Imperfect Phrases For Relationships

101 COMMON Things You Should Never Say TO Someone Important To You...And What To Say Instead

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About The Author

Robert's books have sold over 300 thousand copies worldwide, and have been translated into Chinese, French, German and Japanese.

He holds a Masters Degree in Applied Psychology, and has taught clinical and counselling psychology at the college level.

You can browse his Amazon Author page by clicking the graphic above.


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In the first of a series of interviews, Robert Bacal explains the genesis of his newest book on communication and relationship building.

Q: Robert, this is basically your first book written for the general public. Is that right?

Robert: Yes, or sort of. I wrote an earlier book entitled Conflict Prevention In the Workplace – Using Cooperative Communication, but it focused on job situations. I also wrote a LearnByte Helpcard on Fighting Fair, and a few other LearnBytes for “regular” people.

Q: So, what motivated you to do this book?

Robert: It’s actually a longish story. Originally, I started writing books related to communication, but in the context of performance management and customer service. As part of my research on my customer service books (how to deal with difficult, angry customers), I started to define cooperative vs. confrontational language, and along with the help of a number of online colleagues, put together a set of principles that distinguished between language that sparked argument, and language that build bridges, and soothed angry emotions.

That work eventually ended up being included in the Conflict In The Workplace Book.

Meanwhile I’d done a bunch of Perfect phrases books published by McGraw-Hill on work and business issues.

For a long time, I’ve been meaning to completely rewrite the conflict prevention book, but never felt I had a format I was happy with, until more recently. The thought came to me that what would be good would be to write a book that could help readers STOP saying things to their spouses, children, friends and colleagues that created unnecessary arguments. From there, it only made sense to help people replace those IMperfect phrases with much better ones.

So, it’s not so much a new thing for me. The format just kind of twigged.

Q: Did financial considerations come into your decision to write this book?

Robert: Writers write for a lot of reasons, and I suspect many write because they just “have to”, and that applies to me. But to answer your question, sure. Financial considerations should be a part of any professional writer’s motivation.

Q: Why is that? Isn’t that a bit crass?

Robert: Well, no. I write so people will read what I write. That was one of the first things I learned in a long-ago poetry class — that if you are writing for yourself, that’s different than if you write for others. One of the main indicators to assess being read is whether people are actually paying for what you write. Whether you’ve hit the mark enough in terms of understanding your readers that you get sales.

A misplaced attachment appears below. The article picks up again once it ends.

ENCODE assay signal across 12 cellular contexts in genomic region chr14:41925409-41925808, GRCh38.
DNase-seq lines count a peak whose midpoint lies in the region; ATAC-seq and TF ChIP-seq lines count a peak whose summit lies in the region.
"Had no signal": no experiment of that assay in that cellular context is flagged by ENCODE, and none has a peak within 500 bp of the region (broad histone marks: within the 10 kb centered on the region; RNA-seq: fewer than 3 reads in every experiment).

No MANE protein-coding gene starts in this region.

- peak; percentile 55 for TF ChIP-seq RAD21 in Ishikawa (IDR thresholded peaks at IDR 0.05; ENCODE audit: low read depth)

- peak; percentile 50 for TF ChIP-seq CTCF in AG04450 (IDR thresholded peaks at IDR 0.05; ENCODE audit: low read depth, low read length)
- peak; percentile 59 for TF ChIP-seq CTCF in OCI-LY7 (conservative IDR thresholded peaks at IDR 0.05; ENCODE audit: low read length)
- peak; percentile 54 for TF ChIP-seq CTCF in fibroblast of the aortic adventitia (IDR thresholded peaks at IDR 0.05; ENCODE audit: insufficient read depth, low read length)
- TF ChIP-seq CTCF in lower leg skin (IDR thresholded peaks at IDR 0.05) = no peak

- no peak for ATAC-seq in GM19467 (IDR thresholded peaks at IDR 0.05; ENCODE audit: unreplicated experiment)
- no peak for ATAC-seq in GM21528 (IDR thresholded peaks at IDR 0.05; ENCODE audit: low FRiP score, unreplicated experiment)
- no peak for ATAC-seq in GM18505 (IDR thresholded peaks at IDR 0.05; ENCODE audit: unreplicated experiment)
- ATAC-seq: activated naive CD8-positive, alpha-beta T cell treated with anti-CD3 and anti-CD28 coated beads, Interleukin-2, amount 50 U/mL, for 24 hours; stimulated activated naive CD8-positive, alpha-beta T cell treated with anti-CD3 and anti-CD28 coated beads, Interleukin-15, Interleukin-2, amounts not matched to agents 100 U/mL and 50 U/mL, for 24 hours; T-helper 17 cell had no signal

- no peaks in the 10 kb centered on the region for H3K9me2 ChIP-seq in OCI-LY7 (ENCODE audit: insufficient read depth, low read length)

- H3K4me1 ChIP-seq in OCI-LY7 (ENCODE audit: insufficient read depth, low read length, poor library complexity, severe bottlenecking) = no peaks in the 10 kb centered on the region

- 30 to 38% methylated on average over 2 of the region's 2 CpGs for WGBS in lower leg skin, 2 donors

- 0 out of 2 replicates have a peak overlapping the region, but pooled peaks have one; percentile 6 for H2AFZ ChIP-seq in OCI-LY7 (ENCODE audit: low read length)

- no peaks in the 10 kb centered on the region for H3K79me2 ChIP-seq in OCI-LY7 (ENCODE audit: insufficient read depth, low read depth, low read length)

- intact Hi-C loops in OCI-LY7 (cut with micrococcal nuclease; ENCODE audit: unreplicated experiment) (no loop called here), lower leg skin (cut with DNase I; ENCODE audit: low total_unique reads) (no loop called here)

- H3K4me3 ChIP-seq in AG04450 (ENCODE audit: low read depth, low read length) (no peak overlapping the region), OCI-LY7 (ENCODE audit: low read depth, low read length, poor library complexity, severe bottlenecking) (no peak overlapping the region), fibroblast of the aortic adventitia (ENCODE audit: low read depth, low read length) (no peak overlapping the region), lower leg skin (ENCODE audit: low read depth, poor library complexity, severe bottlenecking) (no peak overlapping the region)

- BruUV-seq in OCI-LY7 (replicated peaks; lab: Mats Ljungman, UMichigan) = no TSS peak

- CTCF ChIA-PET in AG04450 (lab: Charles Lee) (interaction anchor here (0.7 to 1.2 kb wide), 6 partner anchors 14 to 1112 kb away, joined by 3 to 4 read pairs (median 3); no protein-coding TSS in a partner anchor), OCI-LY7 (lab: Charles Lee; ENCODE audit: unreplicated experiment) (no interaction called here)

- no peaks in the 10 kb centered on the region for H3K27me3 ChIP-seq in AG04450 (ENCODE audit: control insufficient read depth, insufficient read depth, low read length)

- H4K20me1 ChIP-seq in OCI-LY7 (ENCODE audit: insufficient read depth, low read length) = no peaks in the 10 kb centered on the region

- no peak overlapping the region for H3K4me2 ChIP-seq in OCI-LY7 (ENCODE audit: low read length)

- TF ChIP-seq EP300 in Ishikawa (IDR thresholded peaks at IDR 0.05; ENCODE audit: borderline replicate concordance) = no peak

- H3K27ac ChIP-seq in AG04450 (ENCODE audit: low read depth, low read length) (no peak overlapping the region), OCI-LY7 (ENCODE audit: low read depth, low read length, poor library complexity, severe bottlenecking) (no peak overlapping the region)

Like everyone, I have to pay bills, and writing isn’t exactly lucrative, so yeah, the financial component has to be a reality, but it’s also a scorecard.

Q: What about the format? Was that motivated to sell more copies?

Robert: Yes. My sense is that when it comes to self-help, people really embrace simple, short messages that help them do something better NOW. Sure, there’s people who want more theory and more text, but today, reading competes for time with a lot of other activities. So, I wanted to do something that could be used in byte sized chunks. In effect this book has 101 byte sized chunks in it, plus some other byte sized chunks in the supporting chapter.

The original Perfect Phrases Series has done very well offering that up to readers, selling over one million copies. That says people want that kind of thing.

Q: OK, last question, and you don’t have to answer this if you don’t want to. If you hadn’t written this book, would you buy it and read it?

Robert: Yikes! You want an honest answer? Yes, I guess you do. Probably not, although I can’t erase the knowledge in my head and pretend I don’t know the content of the book. I don’t read a lot of non-fiction — haven’t in years, and my preference would be for a lot of theory, models and research. I’d love to write those kinds of books, but they tend to be written by academics, and that ship has sailed for me.

I DO like the content of this book, and the content is SOME of the Perfect Phrases books. That said, I’d rather settle in with a good mystery novel. So, probably not something I would pick up UNLESS I had concerns or problems with my relationships that I needed help with. I’m really not in that situation, at this point in my life.

Q: Thanks, Robert, for being candid. Next time, then.

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